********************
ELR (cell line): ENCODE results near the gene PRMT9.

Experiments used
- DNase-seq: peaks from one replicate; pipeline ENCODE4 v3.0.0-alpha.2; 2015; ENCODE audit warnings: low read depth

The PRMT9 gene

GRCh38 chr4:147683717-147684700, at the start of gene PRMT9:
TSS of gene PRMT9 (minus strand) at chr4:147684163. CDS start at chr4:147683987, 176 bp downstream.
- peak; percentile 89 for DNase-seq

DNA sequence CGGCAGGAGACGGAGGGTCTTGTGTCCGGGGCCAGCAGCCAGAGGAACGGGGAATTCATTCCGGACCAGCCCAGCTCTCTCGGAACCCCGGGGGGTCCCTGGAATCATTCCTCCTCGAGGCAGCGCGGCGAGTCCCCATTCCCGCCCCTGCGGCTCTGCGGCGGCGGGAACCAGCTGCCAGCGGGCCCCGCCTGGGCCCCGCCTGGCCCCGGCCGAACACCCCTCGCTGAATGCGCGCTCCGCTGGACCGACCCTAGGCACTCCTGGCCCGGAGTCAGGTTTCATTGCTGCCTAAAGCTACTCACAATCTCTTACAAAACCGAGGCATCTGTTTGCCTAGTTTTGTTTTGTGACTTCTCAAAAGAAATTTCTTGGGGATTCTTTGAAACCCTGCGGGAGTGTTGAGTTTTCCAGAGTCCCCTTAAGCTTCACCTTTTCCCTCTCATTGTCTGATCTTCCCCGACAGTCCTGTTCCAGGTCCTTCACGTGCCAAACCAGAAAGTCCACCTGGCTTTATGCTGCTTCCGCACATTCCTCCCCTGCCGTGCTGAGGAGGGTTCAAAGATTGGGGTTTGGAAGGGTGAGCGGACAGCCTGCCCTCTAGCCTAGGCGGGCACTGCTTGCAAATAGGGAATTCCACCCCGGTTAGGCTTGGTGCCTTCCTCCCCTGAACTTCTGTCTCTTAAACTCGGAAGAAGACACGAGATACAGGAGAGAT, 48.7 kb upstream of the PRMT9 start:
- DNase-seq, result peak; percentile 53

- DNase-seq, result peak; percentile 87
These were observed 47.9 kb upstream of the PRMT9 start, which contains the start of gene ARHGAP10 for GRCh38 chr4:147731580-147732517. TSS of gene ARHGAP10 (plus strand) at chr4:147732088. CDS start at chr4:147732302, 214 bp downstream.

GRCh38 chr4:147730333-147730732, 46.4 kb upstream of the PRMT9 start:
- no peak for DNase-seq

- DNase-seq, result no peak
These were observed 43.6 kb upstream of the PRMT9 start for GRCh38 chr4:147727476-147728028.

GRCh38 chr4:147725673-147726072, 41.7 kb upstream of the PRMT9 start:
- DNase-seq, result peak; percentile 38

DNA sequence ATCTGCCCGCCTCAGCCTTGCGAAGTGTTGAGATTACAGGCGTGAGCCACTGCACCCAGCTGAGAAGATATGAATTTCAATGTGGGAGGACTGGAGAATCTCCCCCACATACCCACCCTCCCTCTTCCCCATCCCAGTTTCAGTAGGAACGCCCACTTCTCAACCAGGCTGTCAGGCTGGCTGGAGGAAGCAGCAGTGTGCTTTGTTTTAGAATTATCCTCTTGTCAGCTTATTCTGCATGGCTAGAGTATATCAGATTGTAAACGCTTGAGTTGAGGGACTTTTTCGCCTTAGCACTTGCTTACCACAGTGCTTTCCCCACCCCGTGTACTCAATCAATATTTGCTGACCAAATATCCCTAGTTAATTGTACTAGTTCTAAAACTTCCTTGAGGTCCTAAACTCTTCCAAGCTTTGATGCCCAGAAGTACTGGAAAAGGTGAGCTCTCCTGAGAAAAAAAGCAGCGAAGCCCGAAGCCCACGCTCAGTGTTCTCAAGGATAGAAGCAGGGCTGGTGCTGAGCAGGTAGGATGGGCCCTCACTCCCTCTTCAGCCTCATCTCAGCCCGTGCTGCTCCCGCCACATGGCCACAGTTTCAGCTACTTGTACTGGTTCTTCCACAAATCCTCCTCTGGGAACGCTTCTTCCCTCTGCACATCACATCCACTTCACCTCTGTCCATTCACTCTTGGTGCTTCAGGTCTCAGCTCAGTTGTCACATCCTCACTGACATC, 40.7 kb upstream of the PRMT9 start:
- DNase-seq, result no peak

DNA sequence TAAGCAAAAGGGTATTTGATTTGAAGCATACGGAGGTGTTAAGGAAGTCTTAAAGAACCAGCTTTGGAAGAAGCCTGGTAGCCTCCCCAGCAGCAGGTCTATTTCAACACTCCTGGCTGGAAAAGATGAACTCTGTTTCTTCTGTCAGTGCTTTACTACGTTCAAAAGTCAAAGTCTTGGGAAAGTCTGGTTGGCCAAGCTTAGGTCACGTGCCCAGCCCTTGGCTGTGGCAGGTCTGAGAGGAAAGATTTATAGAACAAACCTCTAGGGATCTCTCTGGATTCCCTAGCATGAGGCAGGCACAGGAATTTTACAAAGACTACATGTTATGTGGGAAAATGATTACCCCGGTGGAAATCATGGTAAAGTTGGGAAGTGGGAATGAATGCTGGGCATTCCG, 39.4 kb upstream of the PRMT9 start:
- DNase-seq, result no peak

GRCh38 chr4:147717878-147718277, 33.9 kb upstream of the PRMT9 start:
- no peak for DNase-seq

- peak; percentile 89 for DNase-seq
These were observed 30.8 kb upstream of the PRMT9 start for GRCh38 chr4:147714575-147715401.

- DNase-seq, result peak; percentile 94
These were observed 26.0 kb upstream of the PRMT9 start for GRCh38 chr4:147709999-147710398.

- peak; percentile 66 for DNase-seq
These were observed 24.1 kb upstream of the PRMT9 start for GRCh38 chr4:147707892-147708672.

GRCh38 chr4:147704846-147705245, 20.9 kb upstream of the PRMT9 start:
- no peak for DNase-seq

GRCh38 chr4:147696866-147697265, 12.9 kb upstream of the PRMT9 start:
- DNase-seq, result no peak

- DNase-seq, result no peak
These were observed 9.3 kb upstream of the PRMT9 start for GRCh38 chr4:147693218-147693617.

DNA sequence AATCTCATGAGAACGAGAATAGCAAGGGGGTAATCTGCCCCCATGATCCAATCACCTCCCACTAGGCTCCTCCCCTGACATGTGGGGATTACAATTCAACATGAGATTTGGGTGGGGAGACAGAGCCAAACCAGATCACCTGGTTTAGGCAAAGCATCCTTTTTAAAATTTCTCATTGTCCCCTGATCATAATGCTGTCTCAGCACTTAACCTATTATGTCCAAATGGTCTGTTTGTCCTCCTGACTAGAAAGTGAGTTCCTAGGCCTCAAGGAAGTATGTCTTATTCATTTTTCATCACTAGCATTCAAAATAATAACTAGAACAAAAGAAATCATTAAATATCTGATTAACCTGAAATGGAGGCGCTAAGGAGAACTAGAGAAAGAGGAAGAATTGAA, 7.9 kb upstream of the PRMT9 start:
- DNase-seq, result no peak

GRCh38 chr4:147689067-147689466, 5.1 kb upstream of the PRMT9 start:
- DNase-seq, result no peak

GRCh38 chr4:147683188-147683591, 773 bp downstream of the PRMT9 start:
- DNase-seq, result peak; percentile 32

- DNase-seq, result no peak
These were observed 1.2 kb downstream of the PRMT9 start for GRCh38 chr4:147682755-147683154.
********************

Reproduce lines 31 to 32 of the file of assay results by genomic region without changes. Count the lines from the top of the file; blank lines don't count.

- no peak for DNase-seq

GRCh38 chr4:147696866-147697265, 12.9 kb upstream of the PRMT9 start: